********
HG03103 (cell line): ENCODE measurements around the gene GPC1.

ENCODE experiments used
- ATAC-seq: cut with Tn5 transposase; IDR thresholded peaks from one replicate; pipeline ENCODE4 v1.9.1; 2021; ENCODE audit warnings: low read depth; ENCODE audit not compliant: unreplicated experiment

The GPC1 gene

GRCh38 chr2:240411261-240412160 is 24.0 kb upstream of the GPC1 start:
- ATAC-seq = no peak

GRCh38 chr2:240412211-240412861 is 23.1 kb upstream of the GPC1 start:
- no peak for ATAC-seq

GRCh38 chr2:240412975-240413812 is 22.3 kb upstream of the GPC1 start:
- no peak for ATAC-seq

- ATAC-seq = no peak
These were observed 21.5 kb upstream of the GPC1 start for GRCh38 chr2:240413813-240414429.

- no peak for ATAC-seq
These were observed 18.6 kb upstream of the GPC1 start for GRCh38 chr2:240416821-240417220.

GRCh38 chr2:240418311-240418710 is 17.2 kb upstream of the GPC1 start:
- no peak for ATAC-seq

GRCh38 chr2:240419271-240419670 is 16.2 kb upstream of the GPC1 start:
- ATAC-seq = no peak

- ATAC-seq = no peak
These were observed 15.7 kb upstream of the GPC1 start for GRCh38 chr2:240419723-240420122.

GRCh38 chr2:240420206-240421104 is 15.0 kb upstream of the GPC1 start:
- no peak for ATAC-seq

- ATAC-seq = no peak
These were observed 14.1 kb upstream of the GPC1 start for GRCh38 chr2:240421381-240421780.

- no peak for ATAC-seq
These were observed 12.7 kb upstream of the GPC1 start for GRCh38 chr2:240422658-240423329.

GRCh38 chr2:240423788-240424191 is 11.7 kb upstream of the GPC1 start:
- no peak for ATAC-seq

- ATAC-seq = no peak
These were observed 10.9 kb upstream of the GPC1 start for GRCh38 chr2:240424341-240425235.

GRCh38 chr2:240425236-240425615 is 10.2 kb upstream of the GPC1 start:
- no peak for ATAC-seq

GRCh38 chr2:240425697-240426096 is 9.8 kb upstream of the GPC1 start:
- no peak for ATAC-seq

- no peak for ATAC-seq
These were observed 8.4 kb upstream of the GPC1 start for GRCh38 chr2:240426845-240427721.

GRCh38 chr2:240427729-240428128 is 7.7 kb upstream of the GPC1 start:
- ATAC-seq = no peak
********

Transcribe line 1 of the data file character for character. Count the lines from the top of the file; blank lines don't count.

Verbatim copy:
HG03103 (cell line): ENCODE measurements around the gene GPC1.